About the EQE
The examination is organised and conducted by a Supervisory Board, an Examination Board, Examination Committees and an Examination Secretariat.
Aim of the EQE
The EQE is designed to establish whether the candidate has the requisite aptitude and knowledge to represent applicants before the EPO.
Candidates need to be particularly conversant with European patent law, the Patent Cooperation Treaty (PCT), the Paris Convention, EPO board of appeal case law and certain national laws in so far as they apply to European patent applications and European patents. The content of the examination only relates to legal texts which were in force on 31 October of the year preceding the examination.
The examination papers are drawn up in the three official languages of the EPO (English, French and German). Candidates may be permitted to submit their answers in another official language of a contracting state.
The EQE, held once a year, comprises five papers:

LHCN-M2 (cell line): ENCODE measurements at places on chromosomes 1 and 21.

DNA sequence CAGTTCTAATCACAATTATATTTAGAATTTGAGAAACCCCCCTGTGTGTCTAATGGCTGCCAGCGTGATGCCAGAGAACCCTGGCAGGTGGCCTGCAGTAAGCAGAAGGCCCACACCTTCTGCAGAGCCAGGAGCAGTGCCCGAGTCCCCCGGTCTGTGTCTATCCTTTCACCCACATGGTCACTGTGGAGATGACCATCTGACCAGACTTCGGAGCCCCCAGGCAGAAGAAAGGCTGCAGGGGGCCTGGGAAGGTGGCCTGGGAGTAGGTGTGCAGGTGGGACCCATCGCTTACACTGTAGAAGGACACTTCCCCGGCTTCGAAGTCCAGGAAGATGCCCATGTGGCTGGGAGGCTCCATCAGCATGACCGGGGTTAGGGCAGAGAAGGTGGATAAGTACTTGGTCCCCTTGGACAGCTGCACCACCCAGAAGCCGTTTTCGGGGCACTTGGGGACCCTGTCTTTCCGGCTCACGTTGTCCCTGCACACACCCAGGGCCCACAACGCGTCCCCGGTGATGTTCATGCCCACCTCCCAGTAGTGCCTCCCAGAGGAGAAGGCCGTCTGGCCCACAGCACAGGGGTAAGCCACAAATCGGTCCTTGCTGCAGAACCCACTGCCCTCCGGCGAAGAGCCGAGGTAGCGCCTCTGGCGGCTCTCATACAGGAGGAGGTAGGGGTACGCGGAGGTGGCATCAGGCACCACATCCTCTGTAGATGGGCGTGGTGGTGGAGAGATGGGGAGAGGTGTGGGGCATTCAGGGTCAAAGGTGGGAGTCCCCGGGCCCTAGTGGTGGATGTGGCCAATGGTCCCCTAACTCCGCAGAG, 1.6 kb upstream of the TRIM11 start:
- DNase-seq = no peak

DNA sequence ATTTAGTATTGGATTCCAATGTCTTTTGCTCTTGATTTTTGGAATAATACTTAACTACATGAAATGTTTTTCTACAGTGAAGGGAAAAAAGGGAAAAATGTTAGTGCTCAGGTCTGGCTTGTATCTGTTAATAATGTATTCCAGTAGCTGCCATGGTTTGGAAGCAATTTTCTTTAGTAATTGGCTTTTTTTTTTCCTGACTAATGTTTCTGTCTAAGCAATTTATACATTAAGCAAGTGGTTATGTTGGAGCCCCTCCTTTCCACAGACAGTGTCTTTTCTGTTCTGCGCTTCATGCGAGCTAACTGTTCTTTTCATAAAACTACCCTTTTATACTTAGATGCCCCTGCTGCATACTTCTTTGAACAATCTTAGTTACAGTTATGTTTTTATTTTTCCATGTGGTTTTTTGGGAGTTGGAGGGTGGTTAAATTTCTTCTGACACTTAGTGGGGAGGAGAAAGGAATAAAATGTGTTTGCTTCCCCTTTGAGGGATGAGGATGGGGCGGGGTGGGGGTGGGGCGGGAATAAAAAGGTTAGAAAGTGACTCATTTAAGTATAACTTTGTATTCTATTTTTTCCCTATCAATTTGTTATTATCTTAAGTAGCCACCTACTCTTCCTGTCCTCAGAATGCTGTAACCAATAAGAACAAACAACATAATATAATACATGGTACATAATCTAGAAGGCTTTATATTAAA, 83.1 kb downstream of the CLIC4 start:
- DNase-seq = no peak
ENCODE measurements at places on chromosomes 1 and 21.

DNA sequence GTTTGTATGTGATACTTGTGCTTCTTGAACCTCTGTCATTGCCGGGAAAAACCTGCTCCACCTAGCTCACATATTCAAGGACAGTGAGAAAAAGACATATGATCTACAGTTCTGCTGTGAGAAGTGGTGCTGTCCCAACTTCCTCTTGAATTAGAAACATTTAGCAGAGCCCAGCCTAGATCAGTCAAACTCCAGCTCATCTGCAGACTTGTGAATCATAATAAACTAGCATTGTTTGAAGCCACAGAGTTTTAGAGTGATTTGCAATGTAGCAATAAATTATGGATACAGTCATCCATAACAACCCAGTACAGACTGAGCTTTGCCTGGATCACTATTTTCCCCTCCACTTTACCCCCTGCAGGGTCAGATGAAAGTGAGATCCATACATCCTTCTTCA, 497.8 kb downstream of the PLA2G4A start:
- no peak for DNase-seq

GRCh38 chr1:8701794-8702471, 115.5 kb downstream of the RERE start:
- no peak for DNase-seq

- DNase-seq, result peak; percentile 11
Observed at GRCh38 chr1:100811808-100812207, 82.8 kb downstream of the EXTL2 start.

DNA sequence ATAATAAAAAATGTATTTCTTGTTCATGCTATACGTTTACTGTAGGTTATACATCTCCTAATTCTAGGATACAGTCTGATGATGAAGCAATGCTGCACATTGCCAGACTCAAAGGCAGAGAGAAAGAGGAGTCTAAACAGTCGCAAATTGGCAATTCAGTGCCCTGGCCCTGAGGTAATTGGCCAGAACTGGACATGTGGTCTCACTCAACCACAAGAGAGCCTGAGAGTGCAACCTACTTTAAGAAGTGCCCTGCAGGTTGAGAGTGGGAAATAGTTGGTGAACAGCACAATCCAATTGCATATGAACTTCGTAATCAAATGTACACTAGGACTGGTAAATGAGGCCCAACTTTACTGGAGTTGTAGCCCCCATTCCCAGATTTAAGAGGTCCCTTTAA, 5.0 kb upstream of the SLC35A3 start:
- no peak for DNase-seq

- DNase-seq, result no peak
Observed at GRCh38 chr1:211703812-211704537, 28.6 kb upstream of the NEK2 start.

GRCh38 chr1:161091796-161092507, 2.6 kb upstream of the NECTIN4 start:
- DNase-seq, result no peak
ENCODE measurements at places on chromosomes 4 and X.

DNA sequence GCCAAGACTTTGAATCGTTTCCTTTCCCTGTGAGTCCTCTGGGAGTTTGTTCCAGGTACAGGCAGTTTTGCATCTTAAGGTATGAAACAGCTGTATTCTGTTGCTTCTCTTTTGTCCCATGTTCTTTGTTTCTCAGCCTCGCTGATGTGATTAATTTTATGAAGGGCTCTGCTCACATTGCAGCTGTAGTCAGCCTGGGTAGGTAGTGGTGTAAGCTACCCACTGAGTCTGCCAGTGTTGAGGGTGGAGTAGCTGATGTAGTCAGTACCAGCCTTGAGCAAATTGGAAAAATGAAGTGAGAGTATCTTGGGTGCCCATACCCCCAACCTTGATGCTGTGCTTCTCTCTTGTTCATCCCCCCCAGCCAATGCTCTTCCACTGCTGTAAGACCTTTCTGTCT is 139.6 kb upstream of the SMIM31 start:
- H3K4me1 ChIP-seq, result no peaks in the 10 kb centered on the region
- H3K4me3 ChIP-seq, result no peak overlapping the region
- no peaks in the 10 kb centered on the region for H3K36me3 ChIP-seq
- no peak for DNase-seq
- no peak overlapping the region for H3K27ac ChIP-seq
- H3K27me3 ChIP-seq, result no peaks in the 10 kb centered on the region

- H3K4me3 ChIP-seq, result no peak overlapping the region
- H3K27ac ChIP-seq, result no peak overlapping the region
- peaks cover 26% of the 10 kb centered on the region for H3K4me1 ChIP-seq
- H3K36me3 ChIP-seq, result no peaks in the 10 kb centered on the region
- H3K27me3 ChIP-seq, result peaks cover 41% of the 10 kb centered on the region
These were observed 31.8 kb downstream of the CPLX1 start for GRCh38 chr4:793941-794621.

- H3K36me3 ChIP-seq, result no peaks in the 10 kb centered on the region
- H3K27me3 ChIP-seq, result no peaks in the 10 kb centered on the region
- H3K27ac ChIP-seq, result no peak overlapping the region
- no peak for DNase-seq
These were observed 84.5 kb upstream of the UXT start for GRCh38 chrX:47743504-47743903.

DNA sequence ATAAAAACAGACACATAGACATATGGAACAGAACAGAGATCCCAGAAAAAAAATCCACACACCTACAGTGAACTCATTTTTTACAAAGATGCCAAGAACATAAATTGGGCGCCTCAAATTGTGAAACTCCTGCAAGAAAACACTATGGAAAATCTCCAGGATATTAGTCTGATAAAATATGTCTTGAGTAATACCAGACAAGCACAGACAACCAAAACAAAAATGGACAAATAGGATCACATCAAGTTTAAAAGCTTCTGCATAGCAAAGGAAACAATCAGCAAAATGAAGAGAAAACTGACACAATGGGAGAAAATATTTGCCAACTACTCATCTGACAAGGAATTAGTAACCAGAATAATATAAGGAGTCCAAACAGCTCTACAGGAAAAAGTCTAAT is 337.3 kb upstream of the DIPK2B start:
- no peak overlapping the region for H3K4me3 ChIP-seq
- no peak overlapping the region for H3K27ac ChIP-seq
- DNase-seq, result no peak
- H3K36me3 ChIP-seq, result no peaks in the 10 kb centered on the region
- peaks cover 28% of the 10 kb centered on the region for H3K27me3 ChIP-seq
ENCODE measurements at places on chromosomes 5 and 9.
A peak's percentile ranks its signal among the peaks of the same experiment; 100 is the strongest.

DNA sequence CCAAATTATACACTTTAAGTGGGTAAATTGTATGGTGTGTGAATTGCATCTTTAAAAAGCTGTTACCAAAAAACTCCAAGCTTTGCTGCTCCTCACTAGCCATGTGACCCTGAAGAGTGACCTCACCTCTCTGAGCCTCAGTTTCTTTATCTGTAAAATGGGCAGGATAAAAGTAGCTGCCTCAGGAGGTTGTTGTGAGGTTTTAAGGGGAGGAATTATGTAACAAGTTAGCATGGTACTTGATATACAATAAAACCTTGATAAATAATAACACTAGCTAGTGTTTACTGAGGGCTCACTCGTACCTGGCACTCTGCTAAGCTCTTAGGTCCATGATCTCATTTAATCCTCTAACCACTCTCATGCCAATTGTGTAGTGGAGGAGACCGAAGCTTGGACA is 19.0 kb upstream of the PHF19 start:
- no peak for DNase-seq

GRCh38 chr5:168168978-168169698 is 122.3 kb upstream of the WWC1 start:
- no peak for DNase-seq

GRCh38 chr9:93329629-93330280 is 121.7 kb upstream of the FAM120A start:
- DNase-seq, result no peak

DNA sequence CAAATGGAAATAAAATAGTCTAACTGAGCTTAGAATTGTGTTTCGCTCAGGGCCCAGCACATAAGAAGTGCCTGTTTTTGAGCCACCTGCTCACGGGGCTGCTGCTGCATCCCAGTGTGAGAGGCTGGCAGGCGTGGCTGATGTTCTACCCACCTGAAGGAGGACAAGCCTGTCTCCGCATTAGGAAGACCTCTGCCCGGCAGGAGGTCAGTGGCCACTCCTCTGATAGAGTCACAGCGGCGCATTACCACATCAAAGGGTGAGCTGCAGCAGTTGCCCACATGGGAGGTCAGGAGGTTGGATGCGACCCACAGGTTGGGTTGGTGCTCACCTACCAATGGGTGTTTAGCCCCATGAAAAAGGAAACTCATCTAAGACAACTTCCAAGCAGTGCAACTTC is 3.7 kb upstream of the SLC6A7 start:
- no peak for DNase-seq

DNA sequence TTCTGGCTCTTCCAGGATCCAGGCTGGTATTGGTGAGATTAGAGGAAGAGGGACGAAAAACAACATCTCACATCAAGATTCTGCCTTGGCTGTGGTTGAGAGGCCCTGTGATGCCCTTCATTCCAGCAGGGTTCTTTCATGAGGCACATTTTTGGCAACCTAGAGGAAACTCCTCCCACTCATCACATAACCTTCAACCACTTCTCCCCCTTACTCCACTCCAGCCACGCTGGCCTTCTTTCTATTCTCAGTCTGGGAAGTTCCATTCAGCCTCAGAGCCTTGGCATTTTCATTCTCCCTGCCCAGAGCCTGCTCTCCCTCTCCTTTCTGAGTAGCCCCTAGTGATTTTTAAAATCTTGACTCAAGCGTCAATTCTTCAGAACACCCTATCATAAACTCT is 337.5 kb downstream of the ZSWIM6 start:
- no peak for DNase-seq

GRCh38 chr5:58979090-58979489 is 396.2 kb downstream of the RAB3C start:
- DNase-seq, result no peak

assesses candidates' ability to answer legal questions and questions relating to the drafting of claims
tests the candidate's ability to draft claims and the introductory part of a European patent application.
requires candidates to prepare a reply to an official letter in which prior art has been cited.
involves drafting a notice of opposition to a European patent.
assesses candidates' ability to answer legal questions and to draft legal assessments.
Candidates may bring to the examination any books and documents they consider useful for answering the examination papers
Passing the EQE
To pass the EQE, it is obligatory to pass all examination papers. Candidates may not enrol for the main examination (papers A, B, C and D) until they have passed the pre-examination. There is a compensatory system in the main examination whereby under certain circumstances, low marks can be offset by good marks in other papers.